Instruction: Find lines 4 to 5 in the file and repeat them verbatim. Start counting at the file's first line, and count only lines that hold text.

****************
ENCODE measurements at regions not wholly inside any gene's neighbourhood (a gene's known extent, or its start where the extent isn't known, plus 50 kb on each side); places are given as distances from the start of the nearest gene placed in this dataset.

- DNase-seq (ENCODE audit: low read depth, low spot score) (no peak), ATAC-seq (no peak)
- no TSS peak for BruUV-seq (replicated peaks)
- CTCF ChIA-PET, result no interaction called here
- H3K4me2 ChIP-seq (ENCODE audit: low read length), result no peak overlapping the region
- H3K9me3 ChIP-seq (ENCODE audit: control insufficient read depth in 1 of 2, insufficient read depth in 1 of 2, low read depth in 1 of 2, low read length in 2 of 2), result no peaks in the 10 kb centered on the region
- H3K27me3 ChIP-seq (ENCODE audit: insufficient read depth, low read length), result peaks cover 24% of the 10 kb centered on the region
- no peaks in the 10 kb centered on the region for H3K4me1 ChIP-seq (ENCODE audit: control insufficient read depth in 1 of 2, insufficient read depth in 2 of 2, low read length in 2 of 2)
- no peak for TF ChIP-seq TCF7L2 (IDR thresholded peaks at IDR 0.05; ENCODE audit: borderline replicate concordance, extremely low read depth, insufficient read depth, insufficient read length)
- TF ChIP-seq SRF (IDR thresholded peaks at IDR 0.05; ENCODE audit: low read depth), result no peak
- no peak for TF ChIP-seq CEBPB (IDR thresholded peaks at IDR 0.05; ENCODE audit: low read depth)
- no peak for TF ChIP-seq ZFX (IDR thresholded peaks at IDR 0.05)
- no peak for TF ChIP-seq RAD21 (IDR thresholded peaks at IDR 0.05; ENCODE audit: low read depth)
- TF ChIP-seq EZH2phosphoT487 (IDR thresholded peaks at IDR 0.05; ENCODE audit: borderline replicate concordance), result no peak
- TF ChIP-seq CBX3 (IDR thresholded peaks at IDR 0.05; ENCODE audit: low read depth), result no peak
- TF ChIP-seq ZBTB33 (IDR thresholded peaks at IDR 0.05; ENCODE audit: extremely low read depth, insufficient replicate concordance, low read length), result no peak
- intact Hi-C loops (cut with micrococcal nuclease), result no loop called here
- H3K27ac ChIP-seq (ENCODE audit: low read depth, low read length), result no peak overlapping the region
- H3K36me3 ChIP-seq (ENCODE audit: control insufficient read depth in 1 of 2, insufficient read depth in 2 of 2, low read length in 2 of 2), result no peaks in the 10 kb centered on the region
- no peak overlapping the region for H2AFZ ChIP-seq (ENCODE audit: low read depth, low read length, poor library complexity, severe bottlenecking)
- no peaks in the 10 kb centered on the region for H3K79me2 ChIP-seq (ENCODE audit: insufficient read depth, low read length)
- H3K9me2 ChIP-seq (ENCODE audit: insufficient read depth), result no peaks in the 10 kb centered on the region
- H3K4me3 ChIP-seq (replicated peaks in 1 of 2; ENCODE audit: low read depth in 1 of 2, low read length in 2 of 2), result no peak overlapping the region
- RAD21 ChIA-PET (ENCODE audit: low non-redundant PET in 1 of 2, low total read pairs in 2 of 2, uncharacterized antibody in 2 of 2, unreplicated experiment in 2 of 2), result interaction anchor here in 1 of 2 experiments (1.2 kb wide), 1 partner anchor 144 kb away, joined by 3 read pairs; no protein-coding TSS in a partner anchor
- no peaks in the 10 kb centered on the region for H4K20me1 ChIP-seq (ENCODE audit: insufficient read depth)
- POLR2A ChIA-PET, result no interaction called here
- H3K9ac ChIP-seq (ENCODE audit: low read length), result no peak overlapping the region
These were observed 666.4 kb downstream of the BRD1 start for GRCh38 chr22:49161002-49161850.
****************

- CTCF ChIA-PET, result no interaction called here
- H3K4me2 ChIP-seq (ENCODE audit: low read length), result no peak overlapping the region